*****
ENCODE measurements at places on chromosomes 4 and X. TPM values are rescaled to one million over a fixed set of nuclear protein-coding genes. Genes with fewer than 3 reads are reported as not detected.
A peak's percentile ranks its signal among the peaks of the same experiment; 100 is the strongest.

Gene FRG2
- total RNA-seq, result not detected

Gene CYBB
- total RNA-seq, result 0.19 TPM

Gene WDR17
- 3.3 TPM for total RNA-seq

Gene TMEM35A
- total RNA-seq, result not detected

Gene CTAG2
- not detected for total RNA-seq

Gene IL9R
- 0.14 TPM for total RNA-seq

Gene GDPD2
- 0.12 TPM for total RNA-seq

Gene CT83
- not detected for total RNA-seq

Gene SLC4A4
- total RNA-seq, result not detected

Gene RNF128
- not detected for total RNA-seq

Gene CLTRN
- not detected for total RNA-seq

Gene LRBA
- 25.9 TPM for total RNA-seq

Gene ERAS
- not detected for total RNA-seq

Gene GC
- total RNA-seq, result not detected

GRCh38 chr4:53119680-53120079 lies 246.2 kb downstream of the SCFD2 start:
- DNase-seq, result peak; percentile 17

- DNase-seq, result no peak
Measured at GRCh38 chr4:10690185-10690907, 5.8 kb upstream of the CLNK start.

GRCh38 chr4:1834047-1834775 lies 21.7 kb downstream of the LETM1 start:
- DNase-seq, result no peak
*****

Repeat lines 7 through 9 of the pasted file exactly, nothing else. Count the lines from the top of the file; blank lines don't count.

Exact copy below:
Gene WDR17
- 3.3 TPM for total RNA-seq

Gene TMEM35A